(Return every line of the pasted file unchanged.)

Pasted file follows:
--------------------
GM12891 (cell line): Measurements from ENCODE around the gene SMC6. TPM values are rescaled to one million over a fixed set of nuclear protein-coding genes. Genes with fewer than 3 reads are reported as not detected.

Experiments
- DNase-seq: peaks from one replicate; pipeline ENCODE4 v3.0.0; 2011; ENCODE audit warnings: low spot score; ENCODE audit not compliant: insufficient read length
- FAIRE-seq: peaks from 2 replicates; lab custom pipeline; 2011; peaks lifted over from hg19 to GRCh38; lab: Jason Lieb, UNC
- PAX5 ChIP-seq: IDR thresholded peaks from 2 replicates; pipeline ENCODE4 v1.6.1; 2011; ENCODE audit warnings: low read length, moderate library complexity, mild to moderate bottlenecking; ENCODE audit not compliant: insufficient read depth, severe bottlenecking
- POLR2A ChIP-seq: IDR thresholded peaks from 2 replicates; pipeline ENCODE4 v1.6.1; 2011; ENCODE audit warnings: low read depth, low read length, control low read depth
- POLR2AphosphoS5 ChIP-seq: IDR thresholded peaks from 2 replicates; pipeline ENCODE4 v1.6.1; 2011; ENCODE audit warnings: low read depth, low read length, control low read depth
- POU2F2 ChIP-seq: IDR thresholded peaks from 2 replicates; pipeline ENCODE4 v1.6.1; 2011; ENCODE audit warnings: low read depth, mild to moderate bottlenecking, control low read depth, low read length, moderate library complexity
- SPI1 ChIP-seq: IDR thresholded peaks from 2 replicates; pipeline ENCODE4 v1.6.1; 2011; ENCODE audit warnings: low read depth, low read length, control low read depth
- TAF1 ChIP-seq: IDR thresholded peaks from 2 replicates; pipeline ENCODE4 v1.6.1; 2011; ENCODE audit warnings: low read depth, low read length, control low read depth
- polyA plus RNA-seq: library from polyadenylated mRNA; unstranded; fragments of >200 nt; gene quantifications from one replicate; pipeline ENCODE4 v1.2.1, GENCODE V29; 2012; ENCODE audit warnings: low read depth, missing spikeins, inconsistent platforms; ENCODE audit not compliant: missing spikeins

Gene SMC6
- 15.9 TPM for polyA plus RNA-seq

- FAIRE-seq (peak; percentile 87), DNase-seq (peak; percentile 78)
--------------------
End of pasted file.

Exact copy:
GM12891 (cell line): Measurements from ENCODE around the gene SMC6. TPM values are rescaled to one million over a fixed set of nuclear protein-coding genes. Genes with fewer than 3 reads are reported as not detected.

Experiments
- DNase-seq: peaks from one replicate; pipeline ENCODE4 v3.0.0; 2011; ENCODE audit warnings: low spot score; ENCODE audit not compliant: insufficient read length
- FAIRE-seq: peaks from 2 replicates; lab custom pipeline; 2011; peaks lifted over from hg19 to GRCh38; lab: Jason Lieb, UNC
- PAX5 ChIP-seq: IDR thresholded peaks from 2 replicates; pipeline ENCODE4 v1.6.1; 2011; ENCODE audit warnings: low read length, moderate library complexity, mild to moderate bottlenecking; ENCODE audit not compliant: insufficient read depth, severe bottlenecking
- POLR2A ChIP-seq: IDR thresholded peaks from 2 replicates; pipeline ENCODE4 v1.6.1; 2011; ENCODE audit warnings: low read depth, low read length, control low read depth
- POLR2AphosphoS5 ChIP-seq: IDR thresholded peaks from 2 replicates; pipeline ENCODE4 v1.6.1; 2011; ENCODE audit warnings: low read depth, low read length, control low read depth
- POU2F2 ChIP-seq: IDR thresholded peaks from 2 replicates; pipeline ENCODE4 v1.6.1; 2011; ENCODE audit warnings: low read depth, mild to moderate bottlenecking, control low read depth, low read length, moderate library complexity
- SPI1 ChIP-seq: IDR thresholded peaks from 2 replicates; pipeline ENCODE4 v1.6.1; 2011; ENCODE audit warnings: low read depth, low read length, control low read depth
- TAF1 ChIP-seq: IDR thresholded peaks from 2 replicates; pipeline ENCODE4 v1.6.1; 2011; ENCODE audit warnings: low read depth, low read length, control low read depth
- polyA plus RNA-seq: library from polyadenylated mRNA; unstranded; fragments of >200 nt; gene quantifications from one replicate; pipeline ENCODE4 v1.2.1, GENCODE V29; 2012; ENCODE audit warnings: low read depth, missing spikeins, inconsistent platforms; ENCODE audit not compliant: missing spikeins

Gene SMC6
- 15.9 TPM for polyA plus RNA-seq

- FAIRE-seq (peak; percentile 87), DNase-seq (peak; percentile 78)